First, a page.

Not all our visitors arrive on foot. On Monday last, just as we were finishing up for the day, an unusual visitor arrived. Our volunteers, Mary and Harriet and Bernard the gardener, watched in amazement as it darted about and hovered, its wings flapping rapidly. Then it latched onto a Dianthus plant and fed on the pollen. We were puzzled, having never seen anything like it before. Was it a bird, a butterfly, a bee or a moth? In fact, it was a Hummingbird Hawk-moth, Macroglossum stellatarum (Linnaeus, 1758)
These summer visitors to Ireland are being spotted more frequently in recent years. According to Birdwatch Ireland, they are ” a scarce species of day-flying moth that does a remarkably good job of imitating hummingbirds.” So while they are moths, their feeding habits and requirements are similar to those of hummingbirds. As a result “they have evolved a similar body shape, flight method and feeding behaviour.”
It usually arrives in Ireland between June and September, coming from Southern Europe which is its natural habitat. There’s some evidence that it has bred here, as the larvae has been seen but generally it won’t survive a winter here.
The Hummingbird Hawk-moth has a wing-span of about 2″ and unlike most moths, it flies in daytime. It’s forewings are brown and rather dull looking but the hind wings are orange and this becomes visible when it hovers. It has a fan tail, which often adds to the hummingbird confusion when people first see the moth. Its wings move at the rate of 85 beats per second, faster than its namesake, the hummingbird, which has 50 wingbeats per second. This makes it an agile flier and studies of a related hawk-moth species, Manduca sexta have shown that they can fly as fast as 12 miles per hour. The rapidity of their wing-beats even emits a humming sound. (It also make them difficult to photograph). A feature that made this moth even more intriguing for us to look at was its habit of moving rapidly from side to side while hovering, called ‘swing-hovering’ or ‘side-slipping’. This is thought to have evolved to deal with ambush predators that lie in wait in flowers
We noticed also its long tongue, which isn’t a tongue at all but a “proboscis” which it uses to suck the nectar from the plant. It’s a tube or straw-like appendage which curls up when the moth isn’t feeding. But the length of it means the moth can feed on plants not available to bees or other insects, such as nectar-rich flowers with a long and narrow calyx.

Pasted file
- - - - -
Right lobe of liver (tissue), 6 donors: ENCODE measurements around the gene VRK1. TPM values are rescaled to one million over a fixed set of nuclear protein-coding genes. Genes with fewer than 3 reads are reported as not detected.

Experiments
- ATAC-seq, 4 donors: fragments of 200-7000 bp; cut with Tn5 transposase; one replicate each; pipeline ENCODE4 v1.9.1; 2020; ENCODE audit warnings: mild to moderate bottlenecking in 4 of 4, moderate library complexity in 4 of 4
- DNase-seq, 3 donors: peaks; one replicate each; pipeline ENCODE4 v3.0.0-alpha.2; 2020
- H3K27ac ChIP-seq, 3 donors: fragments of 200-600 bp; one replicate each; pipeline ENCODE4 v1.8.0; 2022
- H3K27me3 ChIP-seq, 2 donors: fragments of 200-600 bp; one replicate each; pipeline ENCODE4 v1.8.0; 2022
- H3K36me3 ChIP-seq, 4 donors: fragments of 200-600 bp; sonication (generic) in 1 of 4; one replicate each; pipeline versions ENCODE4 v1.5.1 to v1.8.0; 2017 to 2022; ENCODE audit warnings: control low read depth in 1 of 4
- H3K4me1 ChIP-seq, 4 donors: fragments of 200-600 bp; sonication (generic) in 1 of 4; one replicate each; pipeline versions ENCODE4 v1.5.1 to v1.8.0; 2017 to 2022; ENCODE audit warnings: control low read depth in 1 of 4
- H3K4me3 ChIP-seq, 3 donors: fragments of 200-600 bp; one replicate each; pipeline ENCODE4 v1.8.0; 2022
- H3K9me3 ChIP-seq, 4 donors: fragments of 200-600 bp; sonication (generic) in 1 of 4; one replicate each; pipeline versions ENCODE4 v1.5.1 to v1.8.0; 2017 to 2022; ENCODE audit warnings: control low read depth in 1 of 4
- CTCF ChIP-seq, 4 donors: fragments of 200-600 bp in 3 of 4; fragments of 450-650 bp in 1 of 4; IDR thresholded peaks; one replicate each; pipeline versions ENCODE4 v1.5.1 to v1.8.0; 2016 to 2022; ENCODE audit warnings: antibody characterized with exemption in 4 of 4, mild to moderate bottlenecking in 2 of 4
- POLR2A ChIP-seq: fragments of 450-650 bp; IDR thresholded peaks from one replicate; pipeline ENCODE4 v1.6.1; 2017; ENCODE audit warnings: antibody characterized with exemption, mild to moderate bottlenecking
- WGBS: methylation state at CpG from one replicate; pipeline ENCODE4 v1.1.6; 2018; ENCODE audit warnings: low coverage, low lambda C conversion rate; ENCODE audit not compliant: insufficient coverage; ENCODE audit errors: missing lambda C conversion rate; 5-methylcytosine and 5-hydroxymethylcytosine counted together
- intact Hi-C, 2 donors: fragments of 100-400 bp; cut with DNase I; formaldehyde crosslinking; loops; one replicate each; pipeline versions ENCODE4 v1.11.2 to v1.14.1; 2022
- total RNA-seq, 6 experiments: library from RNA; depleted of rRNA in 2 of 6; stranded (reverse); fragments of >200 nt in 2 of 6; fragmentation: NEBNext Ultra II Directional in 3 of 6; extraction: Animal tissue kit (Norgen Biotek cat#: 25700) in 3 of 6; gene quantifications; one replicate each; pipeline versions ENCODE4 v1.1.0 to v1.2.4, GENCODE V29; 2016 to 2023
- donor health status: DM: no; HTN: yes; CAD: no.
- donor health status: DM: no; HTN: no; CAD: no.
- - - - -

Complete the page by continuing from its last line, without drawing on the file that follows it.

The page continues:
The need to conserve energy to fuel its rapid wing-beats, has made the hummingbird hawk-moth a discerning feeder. The insect will return to the same flower beds each day at the same time, knowing which flowers to go to for the best harvest. Even on stems with multiple flowers, the moth has been known to keep track of each flower they visit in turn, so that they don’t waste energy by repeat sampling the same (empty) flower. Their need for the energy provided by the pollen is so great that they have even been known to continue feeding while mating.
We noticed another interesting feature, as shown in the photograph above, as the insect seemed to be looking at us even while it was feeding. Hummingbird hawk-moths have proportionately large eyes to help them find the best flowers to feed on. Unlike other moths, they have developed an unusual feature whereby the centre of the eye contains more photoreceptors than around the edges. These receptors are contained in tiny facets within a hemispherical pattern allowing it to see more detail directly in front of them. The dark spot or “pseudo-pupil”, which creates the illusion that the moth is following you with its eyes, appears when the group of facets absorb the light coming from your direction.
The Hummingbird-hawk-moth, Macroglossum stellatarum (Linnaeus, 1758), is one of many moths in the Sphinx moth family (Sphingidae), so-called because of the resemblance of their larvae to the famous Egyptian Sphinx.
Hummingbird hawk-moths sightings are becoming more and more frequent, particularly after any prolonged period of warm weather or warm southerly winds. Anecdotally, this is borne out by one of our volunteers, Sally, who recalls seeing them in the past in the Dordogne region in France but more recently in her garden in Crosshaven. Seeing a hummingbird hawk-moth is considered a good omen. On D-Day, 1944, during the Normandy Landings, a swarm of Hummingbird hawk-moths was seen flying across the English Channel. Good omen or not, we were delighted to meet this unusual visitor, up-close and personal. One of the many ways we continue to learn about nature in the Fota Frameyard.